10. Anonymous: Since partition the political power-base of unionist parties was consolidated around majority rule - their majority and their rule.
    And since unionists seemed incapable of voluntarily dispensing political power on an equal and fair basis, Bobby Sands death was very significant, and did accomplish more than what you want to admit.
    But hey, life's great when reality is only an option.

  11. I thought the fight was against Britain, and not your fellow Irishmen and women, the Unionionists. SF rejected power sharing at Sunningdale in 1973, prefring the option of fighting their 'long' war. Some 25 years or so later, they accepted what was, in essence, Sunningdale Mark II. (The Paisleyites did the same).

    What exactly did Bobby Sands die for?

    Incidentally, anyone now attempting to do as he did would now be criminalised, only this time with the blessing of SF's leadership.

  12. Anonymous: Institutionalized sectarianism was not how fellow Irishmen ( your words) should treat each other. The illusion of inclusion was a unionist trick that didn't work.
    Here's a quote from a unionist on unionist identity:
    "We didn't really know who we were-our identity was formed from what we were not"
    So Anonymous, am I to assume from your comments that you consider yourself not British?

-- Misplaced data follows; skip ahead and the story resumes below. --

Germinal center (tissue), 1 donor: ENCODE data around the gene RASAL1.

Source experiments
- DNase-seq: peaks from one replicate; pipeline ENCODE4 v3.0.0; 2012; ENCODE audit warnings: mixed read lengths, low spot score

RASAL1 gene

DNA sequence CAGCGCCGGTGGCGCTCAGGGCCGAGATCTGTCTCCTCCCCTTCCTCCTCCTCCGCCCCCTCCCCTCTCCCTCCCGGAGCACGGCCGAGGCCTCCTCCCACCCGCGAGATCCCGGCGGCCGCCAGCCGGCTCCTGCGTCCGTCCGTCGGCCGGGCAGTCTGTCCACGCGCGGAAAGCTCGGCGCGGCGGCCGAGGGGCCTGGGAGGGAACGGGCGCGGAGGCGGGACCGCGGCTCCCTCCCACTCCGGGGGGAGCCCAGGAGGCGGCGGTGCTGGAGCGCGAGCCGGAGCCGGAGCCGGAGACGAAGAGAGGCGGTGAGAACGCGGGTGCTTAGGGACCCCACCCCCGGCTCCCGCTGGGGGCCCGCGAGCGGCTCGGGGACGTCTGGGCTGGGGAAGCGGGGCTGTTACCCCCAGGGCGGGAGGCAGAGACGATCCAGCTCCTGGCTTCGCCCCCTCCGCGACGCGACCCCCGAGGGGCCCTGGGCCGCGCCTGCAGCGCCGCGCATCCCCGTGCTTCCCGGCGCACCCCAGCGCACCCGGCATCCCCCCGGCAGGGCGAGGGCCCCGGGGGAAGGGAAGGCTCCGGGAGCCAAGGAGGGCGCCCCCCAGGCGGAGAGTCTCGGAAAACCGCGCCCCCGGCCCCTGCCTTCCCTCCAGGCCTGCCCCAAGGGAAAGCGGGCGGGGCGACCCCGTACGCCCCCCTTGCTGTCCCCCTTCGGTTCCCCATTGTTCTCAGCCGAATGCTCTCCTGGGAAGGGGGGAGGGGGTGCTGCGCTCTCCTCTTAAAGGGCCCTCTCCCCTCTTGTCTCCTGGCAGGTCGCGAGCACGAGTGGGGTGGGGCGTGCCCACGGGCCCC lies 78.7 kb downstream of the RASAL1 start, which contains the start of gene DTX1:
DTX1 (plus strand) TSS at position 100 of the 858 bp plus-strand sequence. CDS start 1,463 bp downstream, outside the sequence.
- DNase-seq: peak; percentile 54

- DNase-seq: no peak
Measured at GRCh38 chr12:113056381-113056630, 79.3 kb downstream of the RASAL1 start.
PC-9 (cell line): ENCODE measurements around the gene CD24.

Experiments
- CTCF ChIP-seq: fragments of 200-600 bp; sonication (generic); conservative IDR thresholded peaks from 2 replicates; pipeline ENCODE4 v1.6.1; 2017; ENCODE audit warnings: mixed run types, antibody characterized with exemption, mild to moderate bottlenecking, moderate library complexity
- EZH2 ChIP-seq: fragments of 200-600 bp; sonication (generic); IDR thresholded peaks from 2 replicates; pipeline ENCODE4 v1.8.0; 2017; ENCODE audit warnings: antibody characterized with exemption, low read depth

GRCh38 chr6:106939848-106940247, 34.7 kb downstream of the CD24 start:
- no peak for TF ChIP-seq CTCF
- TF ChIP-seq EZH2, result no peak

13. We have 'institutionalised sectarianism' now. I'd imagine the actions of Sands, and those of his friends and admirers have greatly contributed to this state of affairs. It would be hard to think of a more divise figure than Sands. Personally, I'd say he died that others might kill. The fact that few Republicans are, at present, following his example,is something we should feel profoundly thankful for.

    Concerning your question, as I have a British passport, and was born in the United Kingdom to British parents, it would be pretty hard for me to think of myself as anything else.

  14. Anonymous: No you are wrong, there is no 'institutionalized sectarianism' now. That all ended when the unionist oligarchy ended.
    Being British means you are one of the following, English, Scottish or Welch. So I know you are not from Northern Ireland.
    However if you where born in N. Ireland then you really don't know what you are. The name Great Britain and Northern Ireland says it all.
    The only ones who have contributed to the state of affairs are the obtuse unionists and their British masters.
    One more thing the nefarious loyalists with the collusion of the British state contributed much more to the state of affairs than any republicans
    You seem to have selective amnesia, as I will remind you that the British state were protagonists in the conflict and not innocent onlookers.
    Don't bother to reply as this is my last word on this matter.

  15. Sinn Fein contributed greatly to partition when, following the 1918 election, they set up the first Dail. They knew that unionists wouldn't attend and frankly they weren't too worried. They then began an economic war against Belfast, the result of which was that the only uileann pipe maker in Belfast was put out of business. Hurray! Another step for freedom.